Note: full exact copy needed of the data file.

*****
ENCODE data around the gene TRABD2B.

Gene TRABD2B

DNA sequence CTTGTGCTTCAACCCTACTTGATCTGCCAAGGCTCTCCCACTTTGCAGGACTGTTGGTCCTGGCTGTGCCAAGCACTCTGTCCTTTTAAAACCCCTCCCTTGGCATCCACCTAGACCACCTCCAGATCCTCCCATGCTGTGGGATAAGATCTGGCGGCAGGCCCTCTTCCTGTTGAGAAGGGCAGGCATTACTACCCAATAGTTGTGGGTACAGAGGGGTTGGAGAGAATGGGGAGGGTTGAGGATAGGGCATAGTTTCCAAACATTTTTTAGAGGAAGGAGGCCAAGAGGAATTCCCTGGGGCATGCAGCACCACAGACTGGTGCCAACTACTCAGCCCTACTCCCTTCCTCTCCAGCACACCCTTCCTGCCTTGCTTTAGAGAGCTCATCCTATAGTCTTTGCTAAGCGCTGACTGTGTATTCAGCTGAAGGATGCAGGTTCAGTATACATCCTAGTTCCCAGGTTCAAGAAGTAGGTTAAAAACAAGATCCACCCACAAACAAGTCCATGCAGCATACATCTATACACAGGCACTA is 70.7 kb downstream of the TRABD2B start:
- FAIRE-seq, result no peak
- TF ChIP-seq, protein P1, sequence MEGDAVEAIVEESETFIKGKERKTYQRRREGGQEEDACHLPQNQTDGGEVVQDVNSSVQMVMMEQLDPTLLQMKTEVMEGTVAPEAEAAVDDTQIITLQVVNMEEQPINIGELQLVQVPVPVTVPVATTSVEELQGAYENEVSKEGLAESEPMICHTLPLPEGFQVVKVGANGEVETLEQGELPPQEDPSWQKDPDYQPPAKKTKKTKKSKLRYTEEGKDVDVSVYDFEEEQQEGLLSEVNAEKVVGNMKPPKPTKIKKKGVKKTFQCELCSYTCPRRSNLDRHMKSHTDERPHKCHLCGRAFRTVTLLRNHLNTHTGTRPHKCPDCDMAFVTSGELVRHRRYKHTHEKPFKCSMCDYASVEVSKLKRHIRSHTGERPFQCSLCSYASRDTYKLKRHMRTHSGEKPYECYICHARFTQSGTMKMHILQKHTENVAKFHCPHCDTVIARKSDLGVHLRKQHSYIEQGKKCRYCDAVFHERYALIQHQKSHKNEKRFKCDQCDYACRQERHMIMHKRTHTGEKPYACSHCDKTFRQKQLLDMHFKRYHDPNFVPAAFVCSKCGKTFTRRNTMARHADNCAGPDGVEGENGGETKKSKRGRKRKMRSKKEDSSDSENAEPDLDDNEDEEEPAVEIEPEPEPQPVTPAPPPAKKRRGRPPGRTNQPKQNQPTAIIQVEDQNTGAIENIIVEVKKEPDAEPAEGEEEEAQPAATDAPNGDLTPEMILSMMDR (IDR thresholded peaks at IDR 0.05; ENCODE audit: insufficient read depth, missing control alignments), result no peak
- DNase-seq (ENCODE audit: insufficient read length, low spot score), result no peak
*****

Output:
ENCODE data around the gene TRABD2B.

Gene TRABD2B

DNA sequence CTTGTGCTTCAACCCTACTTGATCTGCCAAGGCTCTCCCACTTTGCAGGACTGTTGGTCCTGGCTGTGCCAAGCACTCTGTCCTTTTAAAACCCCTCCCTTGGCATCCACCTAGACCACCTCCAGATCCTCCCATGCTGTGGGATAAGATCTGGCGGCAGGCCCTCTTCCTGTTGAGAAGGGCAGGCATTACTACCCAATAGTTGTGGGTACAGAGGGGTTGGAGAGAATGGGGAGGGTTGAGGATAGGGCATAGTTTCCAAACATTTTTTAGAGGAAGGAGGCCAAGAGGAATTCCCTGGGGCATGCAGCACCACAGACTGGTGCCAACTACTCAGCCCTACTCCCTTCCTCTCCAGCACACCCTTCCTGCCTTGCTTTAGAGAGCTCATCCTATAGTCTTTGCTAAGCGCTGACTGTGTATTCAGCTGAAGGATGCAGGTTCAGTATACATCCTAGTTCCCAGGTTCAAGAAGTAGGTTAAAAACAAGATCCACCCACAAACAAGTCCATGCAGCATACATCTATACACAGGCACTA is 70.7 kb downstream of the TRABD2B start:
- FAIRE-seq, result no peak
- TF ChIP-seq, protein P1, sequence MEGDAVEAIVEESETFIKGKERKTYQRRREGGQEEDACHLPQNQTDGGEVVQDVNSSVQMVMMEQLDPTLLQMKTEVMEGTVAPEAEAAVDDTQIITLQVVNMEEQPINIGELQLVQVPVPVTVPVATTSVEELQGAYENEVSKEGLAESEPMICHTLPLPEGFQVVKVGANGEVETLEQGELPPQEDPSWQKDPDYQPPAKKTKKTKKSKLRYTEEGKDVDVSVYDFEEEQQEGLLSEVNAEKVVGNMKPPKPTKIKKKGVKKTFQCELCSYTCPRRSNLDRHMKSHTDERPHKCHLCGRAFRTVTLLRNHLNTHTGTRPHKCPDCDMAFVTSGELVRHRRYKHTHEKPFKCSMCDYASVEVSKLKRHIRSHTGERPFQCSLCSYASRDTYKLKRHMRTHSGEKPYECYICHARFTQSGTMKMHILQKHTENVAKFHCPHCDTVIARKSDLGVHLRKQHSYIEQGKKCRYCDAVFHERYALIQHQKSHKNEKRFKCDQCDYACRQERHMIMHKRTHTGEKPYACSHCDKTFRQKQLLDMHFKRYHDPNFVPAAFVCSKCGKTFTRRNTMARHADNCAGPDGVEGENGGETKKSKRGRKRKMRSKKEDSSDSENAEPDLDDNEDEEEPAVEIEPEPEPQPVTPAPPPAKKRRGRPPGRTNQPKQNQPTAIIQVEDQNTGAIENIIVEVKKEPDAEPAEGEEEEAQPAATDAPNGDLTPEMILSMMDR (IDR thresholded peaks at IDR 0.05; ENCODE audit: insufficient read depth, missing control alignments), result no peak
- DNase-seq (ENCODE audit: insufficient read length, low spot score), result no peak